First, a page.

A new bill in California is a step toward recognizing worker cooperatives as a solution to the state’s growing income inequality and worsening prospects for low- and middle-income people.
AB 816 clarifies language in the existing coop statute and creates the legal structure, capital structure, and certain exemptions from registration requirements to make it easier to form worker cooperatives.
Sponsored and supported by a number of organization, including the US Federation of Worker Cooperatives, the California Center for Cooperative Development, the Democracy at Work Institute, the East Bay Community Law Center, the Arizmendi Association of Cooperatives, the Network of Bay Area Worker Cooperatives, and the Sustainable Economies Law Center (SELC), and authored by California State Assemblymember Rob Bonta, AB 816 carves a new legal space for worker cooperatives.
“One of the biggest confusions,” explains Sushil Jacob, director of the Community Enterprise Development Clinic at the East Bay Community Law Center, and member of the California Worker Cooperative Policy Coalition steering committee, “is that the existing law in California is called the California Consumer Cooperative Corporation Law. It’s actually a misnomer because it’s the general cooperative corporation law—it applies to all coops...One thing the bill is doing is renaming the law the General Cooperative Law so people understand that it applies to both consumer and worker coops.”
If passed, the bill could help create a policy environment that could vastly increase the number of worker cooperatives in California. It could also lead to potential lobbying for tax benefits for workers cooperatives, including those through an indivisible reserve where coops allocate a percentage of profits to a reserve dedicated to cooperative development, management and expansion. This is common practice in other countries with stronger coop ecosystems, and there are tax incentives to participating.
It will also raise awareness about the benefits of worker cooperatives among legislators and the public. At the first meeting with the Committee on Banking and Finance last year, there were misconceptions by staffers and committee members about what worker cooperatives are, and how they might benefit Californians.
For the last three years, the coalition sponsoring the bill has done “a lot of education,” says Ricardo Nuñez, SELC's Cooperatives Program Director & Legal Services Director. Organizers have worked to build awareness of worker cooperatives and “reframe the conversations about worker owned jobs and right livelihood.”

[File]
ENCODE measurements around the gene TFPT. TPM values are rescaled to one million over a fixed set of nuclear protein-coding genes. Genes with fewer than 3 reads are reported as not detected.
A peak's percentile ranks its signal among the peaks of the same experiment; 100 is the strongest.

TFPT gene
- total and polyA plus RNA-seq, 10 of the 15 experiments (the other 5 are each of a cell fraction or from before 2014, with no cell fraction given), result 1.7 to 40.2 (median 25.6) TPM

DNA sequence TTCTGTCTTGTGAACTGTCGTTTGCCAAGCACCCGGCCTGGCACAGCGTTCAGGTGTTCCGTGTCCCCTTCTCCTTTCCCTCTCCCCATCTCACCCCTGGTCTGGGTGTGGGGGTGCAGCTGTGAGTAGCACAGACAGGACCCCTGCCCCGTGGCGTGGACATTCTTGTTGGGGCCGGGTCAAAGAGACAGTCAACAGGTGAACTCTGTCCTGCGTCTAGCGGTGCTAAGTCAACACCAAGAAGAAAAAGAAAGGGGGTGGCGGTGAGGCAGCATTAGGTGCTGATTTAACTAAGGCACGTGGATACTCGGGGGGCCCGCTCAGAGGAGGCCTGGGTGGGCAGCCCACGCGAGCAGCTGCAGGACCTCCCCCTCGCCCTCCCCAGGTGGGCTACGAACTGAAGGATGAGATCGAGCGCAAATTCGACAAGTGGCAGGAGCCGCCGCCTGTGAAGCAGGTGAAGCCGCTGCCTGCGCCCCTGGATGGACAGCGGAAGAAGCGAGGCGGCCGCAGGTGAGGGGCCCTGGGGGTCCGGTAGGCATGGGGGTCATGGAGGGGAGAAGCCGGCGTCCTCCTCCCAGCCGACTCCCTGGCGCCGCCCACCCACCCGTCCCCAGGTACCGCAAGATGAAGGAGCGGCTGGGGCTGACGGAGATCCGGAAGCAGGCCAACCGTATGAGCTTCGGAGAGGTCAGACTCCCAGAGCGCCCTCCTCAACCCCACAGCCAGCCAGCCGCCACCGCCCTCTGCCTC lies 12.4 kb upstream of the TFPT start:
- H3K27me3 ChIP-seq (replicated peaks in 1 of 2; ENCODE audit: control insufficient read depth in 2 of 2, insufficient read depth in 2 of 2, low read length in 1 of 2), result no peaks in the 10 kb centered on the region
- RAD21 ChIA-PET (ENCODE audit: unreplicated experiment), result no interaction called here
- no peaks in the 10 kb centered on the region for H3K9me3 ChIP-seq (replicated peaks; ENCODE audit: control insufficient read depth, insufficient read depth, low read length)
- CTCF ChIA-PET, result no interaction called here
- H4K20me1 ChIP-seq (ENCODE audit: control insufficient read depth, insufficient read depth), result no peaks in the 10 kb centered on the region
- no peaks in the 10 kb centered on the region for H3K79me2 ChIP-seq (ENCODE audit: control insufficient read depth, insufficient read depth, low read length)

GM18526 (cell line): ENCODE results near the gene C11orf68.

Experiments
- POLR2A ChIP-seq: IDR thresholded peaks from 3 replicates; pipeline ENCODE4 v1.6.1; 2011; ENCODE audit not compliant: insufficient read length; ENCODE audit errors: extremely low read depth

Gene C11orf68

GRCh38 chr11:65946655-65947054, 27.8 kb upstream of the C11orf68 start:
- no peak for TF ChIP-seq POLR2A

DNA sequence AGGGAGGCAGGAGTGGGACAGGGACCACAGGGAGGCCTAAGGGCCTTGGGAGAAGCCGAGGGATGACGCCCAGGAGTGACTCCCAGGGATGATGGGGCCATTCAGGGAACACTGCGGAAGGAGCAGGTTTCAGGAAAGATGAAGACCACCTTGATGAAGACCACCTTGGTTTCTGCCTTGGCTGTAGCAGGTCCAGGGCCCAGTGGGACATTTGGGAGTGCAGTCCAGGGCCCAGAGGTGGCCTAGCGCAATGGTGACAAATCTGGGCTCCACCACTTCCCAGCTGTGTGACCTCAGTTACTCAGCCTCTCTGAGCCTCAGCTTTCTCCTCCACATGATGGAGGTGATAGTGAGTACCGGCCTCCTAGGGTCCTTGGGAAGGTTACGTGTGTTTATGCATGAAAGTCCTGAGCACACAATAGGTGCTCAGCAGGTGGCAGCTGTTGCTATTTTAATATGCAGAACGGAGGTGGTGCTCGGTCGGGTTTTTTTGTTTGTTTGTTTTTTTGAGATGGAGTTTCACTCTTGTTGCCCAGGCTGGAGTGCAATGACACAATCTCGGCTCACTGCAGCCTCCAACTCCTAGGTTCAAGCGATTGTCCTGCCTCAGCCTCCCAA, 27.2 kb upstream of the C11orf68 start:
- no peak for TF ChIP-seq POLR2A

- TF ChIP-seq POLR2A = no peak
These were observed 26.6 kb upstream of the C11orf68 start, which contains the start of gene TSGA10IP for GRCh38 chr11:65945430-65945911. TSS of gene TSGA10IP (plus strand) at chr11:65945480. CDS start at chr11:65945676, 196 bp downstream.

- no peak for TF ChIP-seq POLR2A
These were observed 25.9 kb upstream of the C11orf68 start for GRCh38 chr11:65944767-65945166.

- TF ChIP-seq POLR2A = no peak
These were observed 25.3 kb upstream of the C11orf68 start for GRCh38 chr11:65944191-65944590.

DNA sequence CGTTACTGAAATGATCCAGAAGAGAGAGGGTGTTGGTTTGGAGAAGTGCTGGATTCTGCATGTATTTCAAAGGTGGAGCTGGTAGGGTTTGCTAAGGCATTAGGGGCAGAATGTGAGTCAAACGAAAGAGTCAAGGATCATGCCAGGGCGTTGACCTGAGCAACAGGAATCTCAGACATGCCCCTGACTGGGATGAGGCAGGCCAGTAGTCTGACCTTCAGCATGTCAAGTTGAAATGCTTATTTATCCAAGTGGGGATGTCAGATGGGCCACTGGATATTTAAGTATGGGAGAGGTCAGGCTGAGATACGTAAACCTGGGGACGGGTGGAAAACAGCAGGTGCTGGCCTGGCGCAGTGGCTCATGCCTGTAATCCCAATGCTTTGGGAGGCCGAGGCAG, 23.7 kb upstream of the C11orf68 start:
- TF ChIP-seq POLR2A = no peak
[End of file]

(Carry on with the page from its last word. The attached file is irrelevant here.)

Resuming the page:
“[AB 816] is a resubmission of a newer, more teased-out bill,” says Nuñez, “with specific language identifying how we can build a stronger foundation moving forward, for a multi-year campaign around increasing worker ownership in California.”
The bill eases barriers to raising capital and allowing people to invest in worker coops. Currently, securities registration in California requires that if you have a company and you want to raise funds from a third party (which could be a worker in your company), you either need to register that offering with the state or it should fall under an exemption from registration. The bill clarifies that worker owners should not be considered outsiders and that investments made by workers into their worker cooperative would be exempt from the definition of a security in California.
The bill also creates a new exemption for members in worker coops so they can invest up to $5,000 in their worker coop. This will fall under an existing coop security that is currently capped at $300.
AB 816 is scheduled for a committee hearing in Sacramento on April 27. In the meantime, coalition organizers are gathering signatures on a petition and asking supporters to email letters of support (here's a template letter you can use) to Assemblymember Bonta and to Kathleen O'Malley, Principal Consultant of the Committee on Banking and Finance.
Supporters are also invited to go to Sacramento with the coalition on April 27 to speak favorably to the committee about the bill. To do so, contact Nuñez or Christina Oatfield, SELC’s Policy Director, at communications [at] theselc.org.
The bill has a good chance of being adopted if people understand what it will do, says Jacob. “It’s pretty non-controversial. I don’t see why anyone would oppose it.”
Jacob says the best case scenario is that AB 816 gets passed, and that through the process of it getting passed, more California State Assembly members buy into the idea of worker ownership as a key part of the policy package to address inequality in California.
“Then we have more supporters when we come back to the Senate next year with another bill,” Jacob explains. “It’s slowly building our political power and constituency in Sacramento to advance worker ownership across California.”